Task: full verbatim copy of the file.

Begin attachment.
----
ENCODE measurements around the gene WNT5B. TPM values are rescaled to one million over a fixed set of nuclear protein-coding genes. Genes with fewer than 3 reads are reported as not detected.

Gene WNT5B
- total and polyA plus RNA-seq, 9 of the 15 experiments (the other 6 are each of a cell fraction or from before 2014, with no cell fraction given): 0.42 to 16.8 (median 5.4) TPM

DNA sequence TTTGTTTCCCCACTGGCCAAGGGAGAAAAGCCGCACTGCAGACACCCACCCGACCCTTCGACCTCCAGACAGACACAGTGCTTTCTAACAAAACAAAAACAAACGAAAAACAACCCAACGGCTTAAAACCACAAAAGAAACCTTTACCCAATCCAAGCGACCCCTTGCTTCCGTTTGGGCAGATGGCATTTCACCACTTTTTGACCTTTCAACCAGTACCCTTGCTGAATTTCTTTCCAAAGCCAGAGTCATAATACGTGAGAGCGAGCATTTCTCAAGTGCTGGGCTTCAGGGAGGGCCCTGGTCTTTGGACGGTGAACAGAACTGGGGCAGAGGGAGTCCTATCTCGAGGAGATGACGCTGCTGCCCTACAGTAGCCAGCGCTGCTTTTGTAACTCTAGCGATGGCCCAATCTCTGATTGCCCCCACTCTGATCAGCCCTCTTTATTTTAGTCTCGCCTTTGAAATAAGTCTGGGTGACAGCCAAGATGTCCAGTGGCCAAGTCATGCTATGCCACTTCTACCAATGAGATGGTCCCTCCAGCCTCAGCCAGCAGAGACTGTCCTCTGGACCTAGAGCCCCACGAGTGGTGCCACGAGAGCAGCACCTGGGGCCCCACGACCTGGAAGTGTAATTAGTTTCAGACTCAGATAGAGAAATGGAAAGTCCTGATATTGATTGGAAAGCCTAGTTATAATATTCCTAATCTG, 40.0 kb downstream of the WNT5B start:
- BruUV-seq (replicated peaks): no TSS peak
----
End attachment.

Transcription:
ENCODE measurements around the gene WNT5B. TPM values are rescaled to one million over a fixed set of nuclear protein-coding genes. Genes with fewer than 3 reads are reported as not detected.

Gene WNT5B
- total and polyA plus RNA-seq, 9 of the 15 experiments (the other 6 are each of a cell fraction or from before 2014, with no cell fraction given): 0.42 to 16.8 (median 5.4) TPM

DNA sequence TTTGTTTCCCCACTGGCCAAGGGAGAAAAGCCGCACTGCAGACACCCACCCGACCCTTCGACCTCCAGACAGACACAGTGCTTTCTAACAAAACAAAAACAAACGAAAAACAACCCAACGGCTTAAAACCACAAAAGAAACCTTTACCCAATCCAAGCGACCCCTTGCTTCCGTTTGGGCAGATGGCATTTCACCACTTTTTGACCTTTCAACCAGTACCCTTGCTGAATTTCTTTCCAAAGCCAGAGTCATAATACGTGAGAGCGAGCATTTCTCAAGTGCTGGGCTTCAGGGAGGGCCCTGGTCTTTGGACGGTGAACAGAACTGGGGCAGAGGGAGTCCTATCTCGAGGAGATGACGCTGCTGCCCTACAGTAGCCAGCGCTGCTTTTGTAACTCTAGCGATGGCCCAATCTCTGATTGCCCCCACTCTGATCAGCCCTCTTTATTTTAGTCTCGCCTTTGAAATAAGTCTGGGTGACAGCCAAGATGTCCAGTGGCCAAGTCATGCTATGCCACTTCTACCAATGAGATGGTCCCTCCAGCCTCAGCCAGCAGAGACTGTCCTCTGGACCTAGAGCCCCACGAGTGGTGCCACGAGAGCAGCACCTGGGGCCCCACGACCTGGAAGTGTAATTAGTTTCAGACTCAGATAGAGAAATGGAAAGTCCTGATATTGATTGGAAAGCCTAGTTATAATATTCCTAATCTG, 40.0 kb downstream of the WNT5B start:
- BruUV-seq (replicated peaks): no TSS peak